Make your own free website on

John O's Fiat Insanity

124 Electronic Ignition Conversion

Fiat Panoramas
Cars Lost
The Crushed
Little Cars
124 Sway Bar Fix
124 Tach Fix
124 Ignition Conversion
124 Emissions Plugs
1986 Bertone X1/9 - Black
1986 Bertone X1/9 - 2-Tone
1976 Fiat 128 Wagon
1976 Lancia Scorpion
DC Fiats Logo T-Shirt
DC Fiats August '05 Road Run
DC Fiats Jan '06 Pizza Meet
DC Fiats Catoctin Run '07
April Fools
Contact, Links, and Boilerplate

124 Marelli Electronic Ignition Conversion

As I write elsewhere in the site, I remain a big fan of converting vintage Fiats to electronic ignition from the standard points style, mainly for reliability benefits and arguably hotter spark. So it is with my ’74 124 Coupe in which I run the later Marelli stock and it is very reliable. Performance increase? Hard to say, probably some. But not having to mess with points and starting at a flick of the key is performance increase enough for me.


This ignition was stock on the '79 and later injected cars. I know many other people who are running it on their earlier carbed DOHC motors and I think this conversion is more common than the use of the after-market Crane ignition. They are fairly inexpensive, readily available from a number of sources including eBay. The simple swap out of the coil and dizzy can take less than 10 minutes. Unlike with the Crane ignition, it doesn't require gutting or any cobbled re-use of your points dizzy should you ever want to switch back.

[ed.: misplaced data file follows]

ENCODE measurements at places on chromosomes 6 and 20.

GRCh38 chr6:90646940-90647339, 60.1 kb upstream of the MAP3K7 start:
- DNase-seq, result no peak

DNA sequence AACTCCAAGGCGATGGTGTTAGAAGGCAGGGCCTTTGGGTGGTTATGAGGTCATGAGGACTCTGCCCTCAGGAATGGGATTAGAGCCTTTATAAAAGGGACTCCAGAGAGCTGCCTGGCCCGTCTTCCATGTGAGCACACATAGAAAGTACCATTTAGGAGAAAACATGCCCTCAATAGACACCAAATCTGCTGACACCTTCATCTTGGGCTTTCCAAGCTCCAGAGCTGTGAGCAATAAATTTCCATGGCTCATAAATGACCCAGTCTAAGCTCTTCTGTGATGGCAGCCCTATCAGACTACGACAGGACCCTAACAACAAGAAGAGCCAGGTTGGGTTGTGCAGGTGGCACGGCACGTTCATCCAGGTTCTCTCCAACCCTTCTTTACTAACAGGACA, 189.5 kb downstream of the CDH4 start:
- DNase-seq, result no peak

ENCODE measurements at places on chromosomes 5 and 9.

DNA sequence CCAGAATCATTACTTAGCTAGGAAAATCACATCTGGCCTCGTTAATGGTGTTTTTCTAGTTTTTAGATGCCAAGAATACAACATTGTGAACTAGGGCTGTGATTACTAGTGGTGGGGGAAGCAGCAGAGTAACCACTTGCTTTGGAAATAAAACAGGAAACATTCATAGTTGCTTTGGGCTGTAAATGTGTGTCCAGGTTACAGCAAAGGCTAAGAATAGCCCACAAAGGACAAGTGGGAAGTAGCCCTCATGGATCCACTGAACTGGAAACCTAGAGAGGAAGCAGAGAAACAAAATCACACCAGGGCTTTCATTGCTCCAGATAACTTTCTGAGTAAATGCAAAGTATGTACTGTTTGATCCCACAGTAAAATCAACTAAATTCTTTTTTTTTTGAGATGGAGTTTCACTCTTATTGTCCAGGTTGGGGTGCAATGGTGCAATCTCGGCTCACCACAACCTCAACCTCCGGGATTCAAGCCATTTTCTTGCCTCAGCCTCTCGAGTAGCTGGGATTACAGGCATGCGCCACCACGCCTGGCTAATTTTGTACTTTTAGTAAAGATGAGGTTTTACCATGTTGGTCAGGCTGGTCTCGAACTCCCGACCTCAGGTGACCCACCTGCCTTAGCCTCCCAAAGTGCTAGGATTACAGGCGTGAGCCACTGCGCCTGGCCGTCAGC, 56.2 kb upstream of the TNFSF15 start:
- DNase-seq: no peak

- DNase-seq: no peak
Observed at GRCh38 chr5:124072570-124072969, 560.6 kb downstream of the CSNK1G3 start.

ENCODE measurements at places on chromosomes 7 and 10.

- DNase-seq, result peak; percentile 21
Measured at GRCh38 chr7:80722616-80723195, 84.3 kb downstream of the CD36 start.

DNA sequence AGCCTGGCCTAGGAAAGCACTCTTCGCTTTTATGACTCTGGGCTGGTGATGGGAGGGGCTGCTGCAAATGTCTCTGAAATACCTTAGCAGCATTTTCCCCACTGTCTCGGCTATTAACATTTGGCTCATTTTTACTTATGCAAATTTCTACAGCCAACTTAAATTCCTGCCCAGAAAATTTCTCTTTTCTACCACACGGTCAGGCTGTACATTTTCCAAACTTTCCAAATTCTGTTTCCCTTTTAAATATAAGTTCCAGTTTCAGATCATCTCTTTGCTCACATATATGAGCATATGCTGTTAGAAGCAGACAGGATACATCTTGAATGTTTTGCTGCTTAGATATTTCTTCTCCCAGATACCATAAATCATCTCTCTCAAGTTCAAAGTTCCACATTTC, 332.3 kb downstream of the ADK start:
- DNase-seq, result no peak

Two things about this conversion:

1) The distrubutor has a vacuum advance. Leave this disconnected as carbed cars have no "ported" fitting to properly run this feature. Simply set your timing at idle to 12-18 BTDC and it will work like a charm.

2) Some early cars will exhibit tachometer bounce with the Marelli electronic ignition. That is: the tachometer will bounce around, generally act flaky, and pretty much be useless. Marelli specifies the use of 0.68uf capacitor in-line on the tach wire to correct the problem. To read more about this go to my Tach Fix Page.

3) Before installation of a used electronic distributor, its a very good idea to replace the magnetic pick-up as a matter of course. Whether it being from the dizzy living near the heat of the exhaust manifold or just plain & simple old age, the external control wire gets stiff and brittle, but more, the two inner wires are known to fray and pull apart. Keeping the magnetic pick-up fresh (replace every two years or so) will ensure the very reliable service these units provide.



Updated 16 Oct 2009